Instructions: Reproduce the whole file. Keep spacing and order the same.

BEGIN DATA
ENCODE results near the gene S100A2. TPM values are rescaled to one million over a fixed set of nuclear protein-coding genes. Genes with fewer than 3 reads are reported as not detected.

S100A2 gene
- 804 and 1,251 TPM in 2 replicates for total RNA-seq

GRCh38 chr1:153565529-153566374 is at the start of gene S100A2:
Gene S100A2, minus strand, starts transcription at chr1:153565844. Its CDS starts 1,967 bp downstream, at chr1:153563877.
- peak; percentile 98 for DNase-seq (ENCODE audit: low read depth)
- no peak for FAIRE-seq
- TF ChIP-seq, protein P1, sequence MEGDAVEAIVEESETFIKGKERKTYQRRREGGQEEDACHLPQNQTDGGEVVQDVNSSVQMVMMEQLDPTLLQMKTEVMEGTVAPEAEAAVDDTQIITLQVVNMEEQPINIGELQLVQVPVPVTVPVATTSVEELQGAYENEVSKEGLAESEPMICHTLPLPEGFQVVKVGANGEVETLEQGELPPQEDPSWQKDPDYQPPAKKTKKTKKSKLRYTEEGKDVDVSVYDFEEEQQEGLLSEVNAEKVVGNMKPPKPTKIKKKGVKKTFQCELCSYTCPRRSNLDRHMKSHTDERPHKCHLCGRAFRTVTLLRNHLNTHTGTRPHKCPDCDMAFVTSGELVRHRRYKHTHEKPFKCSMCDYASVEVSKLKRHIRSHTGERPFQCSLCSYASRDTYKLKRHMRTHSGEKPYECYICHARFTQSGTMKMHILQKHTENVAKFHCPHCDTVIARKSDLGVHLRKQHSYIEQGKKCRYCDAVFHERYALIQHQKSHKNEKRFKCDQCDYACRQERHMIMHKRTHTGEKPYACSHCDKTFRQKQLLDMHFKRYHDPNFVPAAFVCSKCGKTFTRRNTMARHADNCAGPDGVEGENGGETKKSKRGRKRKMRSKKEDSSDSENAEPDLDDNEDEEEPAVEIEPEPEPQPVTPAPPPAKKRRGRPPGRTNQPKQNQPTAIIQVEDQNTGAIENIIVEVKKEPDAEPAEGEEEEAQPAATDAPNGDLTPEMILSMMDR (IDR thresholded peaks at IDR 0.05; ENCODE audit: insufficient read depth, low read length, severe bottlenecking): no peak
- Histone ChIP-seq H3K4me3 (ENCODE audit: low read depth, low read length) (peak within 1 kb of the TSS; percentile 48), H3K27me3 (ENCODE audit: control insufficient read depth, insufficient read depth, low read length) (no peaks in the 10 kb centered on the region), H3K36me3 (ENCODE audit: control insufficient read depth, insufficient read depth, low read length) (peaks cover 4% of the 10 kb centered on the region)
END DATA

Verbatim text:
ENCODE results near the gene S100A2. TPM values are rescaled to one million over a fixed set of nuclear protein-coding genes. Genes with fewer than 3 reads are reported as not detected.

S100A2 gene
- 804 and 1,251 TPM in 2 replicates for total RNA-seq

GRCh38 chr1:153565529-153566374 is at the start of gene S100A2:
Gene S100A2, minus strand, starts transcription at chr1:153565844. Its CDS starts 1,967 bp downstream, at chr1:153563877.
- peak; percentile 98 for DNase-seq (ENCODE audit: low read depth)
- no peak for FAIRE-seq
- TF ChIP-seq, protein P1, sequence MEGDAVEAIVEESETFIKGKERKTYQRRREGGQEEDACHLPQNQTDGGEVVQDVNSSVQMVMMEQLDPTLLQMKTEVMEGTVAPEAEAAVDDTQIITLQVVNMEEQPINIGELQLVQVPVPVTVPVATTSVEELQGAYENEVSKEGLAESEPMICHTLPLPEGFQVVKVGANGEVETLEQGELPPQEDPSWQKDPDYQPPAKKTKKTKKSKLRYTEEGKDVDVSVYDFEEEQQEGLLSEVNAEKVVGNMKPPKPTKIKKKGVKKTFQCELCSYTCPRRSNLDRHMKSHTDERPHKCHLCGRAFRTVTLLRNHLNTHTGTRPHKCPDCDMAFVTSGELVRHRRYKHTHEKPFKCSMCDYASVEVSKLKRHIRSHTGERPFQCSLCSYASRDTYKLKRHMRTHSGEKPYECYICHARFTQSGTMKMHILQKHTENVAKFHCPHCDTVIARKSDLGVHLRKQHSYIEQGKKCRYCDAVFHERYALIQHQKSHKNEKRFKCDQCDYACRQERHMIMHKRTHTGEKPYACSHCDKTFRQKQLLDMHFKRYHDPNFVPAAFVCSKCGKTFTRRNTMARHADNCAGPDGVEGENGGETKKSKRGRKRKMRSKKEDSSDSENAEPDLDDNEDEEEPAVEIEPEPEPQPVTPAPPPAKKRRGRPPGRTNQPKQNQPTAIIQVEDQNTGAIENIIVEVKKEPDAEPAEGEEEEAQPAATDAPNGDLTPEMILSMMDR (IDR thresholded peaks at IDR 0.05; ENCODE audit: insufficient read depth, low read length, severe bottlenecking): no peak
- Histone ChIP-seq H3K4me3 (ENCODE audit: low read depth, low read length) (peak within 1 kb of the TSS; percentile 48), H3K27me3 (ENCODE audit: control insufficient read depth, insufficient read depth, low read length) (no peaks in the 10 kb centered on the region), H3K36me3 (ENCODE audit: control insufficient read depth, insufficient read depth, low read length) (peaks cover 4% of the 10 kb centered on the region)